Getting in a Workout with Combining Like Terms

My Smarties have been working hard lately in Math.  We have A LOT... A LOT of work to do.
One of the big ticket items for us is the Distributive Property.  Using this, we have to learn how to combine like terms and be very proficient with simplifing expressions using the Greatest Common Factor.
There are several items that I begin with in the fall.  One of which is Prime Numbers and Greatest Common Factor.  The easiest thing that I've found is using the Prime Ladder Method.  I want my students to be familiar with the Hundreds Board, so I complete a lesson where we discover the prime numbers through 100 by color coding the board.  Once we are comfortable with the prime numbers, we learn GCF with the ladder.  These lessons along with a foldable can be found {HERE} if you are interested.
Once my Smarties are familiar with GCF, we turn to Distributive Property and combining like terms.
This can be so difficult for them to grasp and go back and forth.  I wanted extra practice for my students in a center like activity, so I created 'Smore Practice with Combining Like Terms.

They loved this!  On top of it making them crave 'Smores,  [Sidebar: this made me laugh because smores is a summer thing for me in the North East but not in Mobile... it's winter time when a campfire is needed hello!  teacher needs to adapt to her surroundings!]
The activity forced my students to take the terms step by step.
We find the original term, then combine the variable terms.  We find the chocolate piece with this answer.  Next, students combine the constant values.  Finally as added practice I provided a value for the variable and my students solved the expression.
I included a student recording sheet with the activity.  I had my students place them in sheet protectors, then they could use the back of the sheet to work through the combinations.  It gave them more space to work and it allowed them the ability to place each piece next to the work to show me the steps and EXPLAIN them.  Hello!  Formative assessment! BOOYA!

Also, my entire TpT store is on sale through Halloween, so you can grab this item for a steal if you're interested!


Teachers Helping Teachers: Adoption Bundle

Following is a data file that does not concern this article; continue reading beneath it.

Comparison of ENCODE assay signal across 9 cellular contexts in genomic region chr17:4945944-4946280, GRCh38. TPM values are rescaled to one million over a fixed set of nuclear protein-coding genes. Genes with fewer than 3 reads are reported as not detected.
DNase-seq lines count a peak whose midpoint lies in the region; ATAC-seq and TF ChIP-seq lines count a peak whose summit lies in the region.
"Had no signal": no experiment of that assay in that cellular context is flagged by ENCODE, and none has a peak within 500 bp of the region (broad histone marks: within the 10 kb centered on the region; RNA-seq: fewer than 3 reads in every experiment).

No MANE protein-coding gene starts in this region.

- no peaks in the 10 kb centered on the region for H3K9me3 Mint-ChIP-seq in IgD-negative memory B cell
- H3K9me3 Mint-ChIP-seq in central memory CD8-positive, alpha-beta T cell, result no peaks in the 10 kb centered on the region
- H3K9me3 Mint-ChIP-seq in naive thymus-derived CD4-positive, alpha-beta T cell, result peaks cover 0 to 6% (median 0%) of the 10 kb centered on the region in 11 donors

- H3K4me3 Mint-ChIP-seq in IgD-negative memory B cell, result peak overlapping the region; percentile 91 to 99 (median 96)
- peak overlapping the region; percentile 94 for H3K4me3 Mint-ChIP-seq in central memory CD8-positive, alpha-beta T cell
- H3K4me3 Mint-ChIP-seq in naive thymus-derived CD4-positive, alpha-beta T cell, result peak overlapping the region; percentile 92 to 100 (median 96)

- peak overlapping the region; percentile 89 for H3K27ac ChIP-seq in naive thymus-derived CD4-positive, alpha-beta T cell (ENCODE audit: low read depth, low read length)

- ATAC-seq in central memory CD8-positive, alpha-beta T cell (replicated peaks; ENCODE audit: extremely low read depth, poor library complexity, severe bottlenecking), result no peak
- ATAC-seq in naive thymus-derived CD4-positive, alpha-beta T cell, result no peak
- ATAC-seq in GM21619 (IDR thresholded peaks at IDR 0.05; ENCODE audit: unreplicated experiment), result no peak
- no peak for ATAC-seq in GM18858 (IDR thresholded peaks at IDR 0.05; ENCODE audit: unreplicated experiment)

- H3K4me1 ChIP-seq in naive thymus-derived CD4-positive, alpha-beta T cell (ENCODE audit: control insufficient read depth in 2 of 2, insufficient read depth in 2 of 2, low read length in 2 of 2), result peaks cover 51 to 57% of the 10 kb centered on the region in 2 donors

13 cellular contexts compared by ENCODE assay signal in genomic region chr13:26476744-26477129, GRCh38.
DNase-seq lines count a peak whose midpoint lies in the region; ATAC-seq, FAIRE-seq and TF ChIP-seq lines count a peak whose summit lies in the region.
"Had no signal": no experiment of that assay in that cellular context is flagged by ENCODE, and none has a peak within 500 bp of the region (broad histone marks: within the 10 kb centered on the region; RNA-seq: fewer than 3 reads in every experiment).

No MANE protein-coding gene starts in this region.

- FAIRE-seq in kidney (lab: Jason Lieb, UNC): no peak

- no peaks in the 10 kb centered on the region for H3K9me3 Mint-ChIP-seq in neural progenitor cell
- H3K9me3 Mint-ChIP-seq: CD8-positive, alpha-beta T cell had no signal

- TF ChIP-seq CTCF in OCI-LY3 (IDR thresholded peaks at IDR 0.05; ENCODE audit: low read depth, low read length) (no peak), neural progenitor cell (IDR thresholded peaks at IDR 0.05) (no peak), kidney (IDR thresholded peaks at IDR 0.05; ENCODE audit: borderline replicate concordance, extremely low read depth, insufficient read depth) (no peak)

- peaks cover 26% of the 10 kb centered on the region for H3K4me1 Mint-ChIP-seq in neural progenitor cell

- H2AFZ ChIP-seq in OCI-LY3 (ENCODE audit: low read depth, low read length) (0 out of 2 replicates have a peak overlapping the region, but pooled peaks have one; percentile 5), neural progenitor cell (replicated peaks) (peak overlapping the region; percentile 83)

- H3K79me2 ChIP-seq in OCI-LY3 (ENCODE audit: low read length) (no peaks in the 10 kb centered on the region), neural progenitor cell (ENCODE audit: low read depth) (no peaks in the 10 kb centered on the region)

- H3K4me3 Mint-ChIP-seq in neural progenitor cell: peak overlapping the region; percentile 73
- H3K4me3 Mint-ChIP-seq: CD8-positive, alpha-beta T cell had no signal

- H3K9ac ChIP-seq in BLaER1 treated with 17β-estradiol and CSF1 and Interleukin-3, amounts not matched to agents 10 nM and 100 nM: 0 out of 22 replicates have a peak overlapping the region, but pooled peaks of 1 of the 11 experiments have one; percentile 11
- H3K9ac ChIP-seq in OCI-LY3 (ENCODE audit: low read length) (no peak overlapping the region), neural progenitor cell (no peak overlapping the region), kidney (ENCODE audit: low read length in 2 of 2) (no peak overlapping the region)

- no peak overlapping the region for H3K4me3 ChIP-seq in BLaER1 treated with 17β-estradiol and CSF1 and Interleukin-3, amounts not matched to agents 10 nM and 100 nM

Being a teacher is an amazing profession.  We face cultural, social and economic challenges every day.  We counsel, doctor, mentor and teach our students while wading through pounds of paperwork, answering emails, copying, cutting, laminating, grading and assessing them.  I know I could not do all of what I do without a supportive family.  This family is not just made up of my husband and children, but it is the support system that I have gained through blogging and TpT.  I was so thrilled to hear that one of my extendend family of BBBs, Nick, from Sweet Rhyme and Pure Reason is in the process of adopting a child.  YAY!  Another member to add to my extended family!  I am so excited to be part of this AMAZING bundle that we have put together to help Nick and his family with the cost.
Check out what this product has to offer:
You get over 300+ pages of activities, 19 PRODUCTS!!  Including ELA, MATH, and SCIENCE for only $25.00.  Most of these products you can not individually purchase, but they make a great bundle!
The diversity and ability to differentiate within these is fabulous.  Even though I teach 6th grade, I am still using a ton of these products in centers as review.  I especially like the math task cards.  I can put some of them in a math center rotation a week or two before beginning my decimals unit, and it really helps to refresh my students thinking about the basics.
I included a set of 30 task cards to practice Number Sense using a Hundreds Chart.  These are 4-5 step riddles that help students practice basic operations phrases and computation skills.  There are three different levels so you are able to differentiate.  Plus.. don't even get me started on the ELA goodies!  Seriously!  You know your kids have different interests, let alone reading levels.  These products make my job SO... MUCH.. EASIER!